MORE important points now are how much crushing of the cherries was done. If little was done then until that skin broken down or they are mashed well there isn't a lot of contact between the cherry 'meat' and the yeast, or any other additives AND his SG reading is going to be off. AND what 'glass containers is he using. A 6 gallon plastic fermentation bucket would be much better than splitting the must in 3 glass carboys -the K-Meta can better dissipate in a more open container and from your comment he will need to let that happen before restarting the fermentation.

    By this time Tuesday to Saturday the toxicity should have faded IF it's been well ventilated so he could also just re-pitch the yeast.
     
    Last edited: Jul 16, 2016
  10. Jul 17, 2016 #10

    kardak

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    Thank you for the answers.

    I have 3 of 5lt jars with %80 capacity full. Today is the 5th day of fermantation, it looks a little bit slow but ok to me. I read specific gravity, and it is around 1.08
    I added 1/2 tea spoon more yeast nutrient to each jar, this morning. Ph measures around 2 with the ph paper (i don't know if i can trust that paper)

    I pressed the cheerries with a home made press that i made, then added 1/2 of the tailings, i collected %75 of the stones. It seems i can't find pectic enzymys here locally. Is it vital?

    Here are some pictures:

    [​IMG]

    [​IMG]

    [​IMG]

    [​IMG]

    [​IMG]

    [​IMG]
     
  11. Jul 17, 2016 #11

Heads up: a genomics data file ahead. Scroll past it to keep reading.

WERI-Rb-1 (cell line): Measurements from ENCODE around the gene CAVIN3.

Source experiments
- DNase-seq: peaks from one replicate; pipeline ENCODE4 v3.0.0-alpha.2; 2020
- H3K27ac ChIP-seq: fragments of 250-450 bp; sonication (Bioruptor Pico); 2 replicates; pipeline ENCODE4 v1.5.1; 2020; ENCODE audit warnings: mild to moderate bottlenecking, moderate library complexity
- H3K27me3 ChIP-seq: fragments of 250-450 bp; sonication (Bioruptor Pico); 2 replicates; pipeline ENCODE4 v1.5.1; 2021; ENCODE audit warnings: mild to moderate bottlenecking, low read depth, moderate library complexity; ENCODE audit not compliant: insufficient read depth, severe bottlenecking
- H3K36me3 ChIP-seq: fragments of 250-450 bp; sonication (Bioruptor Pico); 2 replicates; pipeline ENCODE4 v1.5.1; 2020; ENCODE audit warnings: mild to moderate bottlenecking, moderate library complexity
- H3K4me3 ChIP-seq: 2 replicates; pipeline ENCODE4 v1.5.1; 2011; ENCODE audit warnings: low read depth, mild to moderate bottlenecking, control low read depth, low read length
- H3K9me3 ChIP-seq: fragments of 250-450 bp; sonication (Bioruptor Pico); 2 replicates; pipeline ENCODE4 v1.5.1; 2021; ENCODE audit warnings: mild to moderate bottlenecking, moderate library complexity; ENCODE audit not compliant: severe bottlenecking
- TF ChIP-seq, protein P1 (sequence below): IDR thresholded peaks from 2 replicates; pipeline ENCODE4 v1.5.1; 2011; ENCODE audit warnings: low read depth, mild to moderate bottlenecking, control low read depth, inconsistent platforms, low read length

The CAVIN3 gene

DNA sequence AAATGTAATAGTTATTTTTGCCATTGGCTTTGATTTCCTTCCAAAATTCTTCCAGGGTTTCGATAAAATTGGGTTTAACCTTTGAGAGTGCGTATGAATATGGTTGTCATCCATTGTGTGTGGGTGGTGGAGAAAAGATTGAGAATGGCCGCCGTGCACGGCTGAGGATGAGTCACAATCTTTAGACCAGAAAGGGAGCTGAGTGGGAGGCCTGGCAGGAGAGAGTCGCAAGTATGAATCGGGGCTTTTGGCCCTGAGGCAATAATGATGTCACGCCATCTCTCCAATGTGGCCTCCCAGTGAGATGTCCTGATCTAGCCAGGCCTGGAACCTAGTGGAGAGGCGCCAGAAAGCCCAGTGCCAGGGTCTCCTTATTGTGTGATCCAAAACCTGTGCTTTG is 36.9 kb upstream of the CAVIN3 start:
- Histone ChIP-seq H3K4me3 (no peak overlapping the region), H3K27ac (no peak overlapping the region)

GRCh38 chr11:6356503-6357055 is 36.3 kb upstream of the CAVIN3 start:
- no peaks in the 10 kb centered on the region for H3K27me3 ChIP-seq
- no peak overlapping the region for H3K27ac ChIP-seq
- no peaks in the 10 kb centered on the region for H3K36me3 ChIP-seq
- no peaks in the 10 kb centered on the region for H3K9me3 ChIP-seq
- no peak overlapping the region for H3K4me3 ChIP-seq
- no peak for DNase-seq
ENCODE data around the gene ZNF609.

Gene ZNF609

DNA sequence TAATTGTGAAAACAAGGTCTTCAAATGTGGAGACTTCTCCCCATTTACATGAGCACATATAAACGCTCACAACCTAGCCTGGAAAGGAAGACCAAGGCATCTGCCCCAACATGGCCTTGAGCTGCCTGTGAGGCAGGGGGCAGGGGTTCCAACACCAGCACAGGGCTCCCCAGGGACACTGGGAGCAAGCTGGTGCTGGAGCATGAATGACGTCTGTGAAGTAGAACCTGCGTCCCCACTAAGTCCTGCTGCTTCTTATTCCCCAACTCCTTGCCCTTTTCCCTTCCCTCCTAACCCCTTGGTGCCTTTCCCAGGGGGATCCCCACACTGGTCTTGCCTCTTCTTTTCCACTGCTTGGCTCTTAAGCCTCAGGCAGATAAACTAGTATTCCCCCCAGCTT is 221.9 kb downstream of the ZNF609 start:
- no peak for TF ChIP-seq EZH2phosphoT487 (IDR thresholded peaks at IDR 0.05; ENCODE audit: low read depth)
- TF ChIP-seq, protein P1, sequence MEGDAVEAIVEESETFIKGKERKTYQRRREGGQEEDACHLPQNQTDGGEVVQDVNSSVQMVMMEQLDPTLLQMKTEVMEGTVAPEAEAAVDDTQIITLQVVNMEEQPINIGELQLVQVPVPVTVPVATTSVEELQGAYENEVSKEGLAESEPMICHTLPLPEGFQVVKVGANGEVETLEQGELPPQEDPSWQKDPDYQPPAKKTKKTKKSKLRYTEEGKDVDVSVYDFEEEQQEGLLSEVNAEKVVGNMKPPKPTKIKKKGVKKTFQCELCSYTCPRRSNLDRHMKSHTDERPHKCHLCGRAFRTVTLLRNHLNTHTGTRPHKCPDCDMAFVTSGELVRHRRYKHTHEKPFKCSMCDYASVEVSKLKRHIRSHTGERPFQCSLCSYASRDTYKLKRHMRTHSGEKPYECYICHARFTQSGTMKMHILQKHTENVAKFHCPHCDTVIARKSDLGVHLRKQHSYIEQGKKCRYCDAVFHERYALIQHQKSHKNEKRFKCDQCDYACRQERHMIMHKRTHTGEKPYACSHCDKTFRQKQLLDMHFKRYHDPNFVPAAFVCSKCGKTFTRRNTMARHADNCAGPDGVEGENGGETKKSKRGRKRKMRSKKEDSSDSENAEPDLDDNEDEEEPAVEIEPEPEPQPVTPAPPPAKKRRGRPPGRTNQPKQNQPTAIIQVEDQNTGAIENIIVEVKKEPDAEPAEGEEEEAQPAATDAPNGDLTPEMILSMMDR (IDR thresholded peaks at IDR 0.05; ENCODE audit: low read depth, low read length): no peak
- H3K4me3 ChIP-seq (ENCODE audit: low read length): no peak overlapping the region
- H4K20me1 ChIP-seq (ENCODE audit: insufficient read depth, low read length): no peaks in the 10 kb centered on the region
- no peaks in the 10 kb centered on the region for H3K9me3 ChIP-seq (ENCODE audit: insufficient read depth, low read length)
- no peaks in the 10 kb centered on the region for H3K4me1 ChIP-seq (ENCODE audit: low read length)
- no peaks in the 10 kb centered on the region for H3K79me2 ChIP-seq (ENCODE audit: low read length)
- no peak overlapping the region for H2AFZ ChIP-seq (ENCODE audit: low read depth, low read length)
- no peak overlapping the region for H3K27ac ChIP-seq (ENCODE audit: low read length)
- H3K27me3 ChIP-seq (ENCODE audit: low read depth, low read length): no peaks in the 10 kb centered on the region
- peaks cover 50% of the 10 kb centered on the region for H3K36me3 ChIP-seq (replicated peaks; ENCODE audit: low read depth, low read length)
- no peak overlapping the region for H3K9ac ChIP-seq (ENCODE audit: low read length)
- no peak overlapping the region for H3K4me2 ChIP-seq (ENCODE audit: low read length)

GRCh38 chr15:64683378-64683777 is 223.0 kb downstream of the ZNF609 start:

dorfie

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    I would not trust the paper for a pH reading. With a colored liquid it is difficult to read, plus they are relatively notorious for not being precise.

    Do you know the variety of cherries that you used? if you don't know the specific variety, do you know if they are sour or sweet cherries?

    Also while pectic enzyme isn't "vital" to make wine, it does make the wine better quality, and helps the process along. It assists in breaking down the fruit on a molecular level, giving more contact, so more juice and flavor. And since it breaks down the carbohydrate pectin it promotes a clear finished wine. I would advise you to try to get your hands on some, it maybe called pectinase.
     
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  12. Jul 17, 2016 #12

    Scooter68

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    Pectic Enzyme will help remove the unwanted Pectin in your wine and along with it helping it clear. It's important enough that I would look for it and get it in there within the next 30 days if possible. You don't want to resort to fining agents if you can avoid them - they can rob your wine of color and flavor not to mention additional costs and steps to use them properly.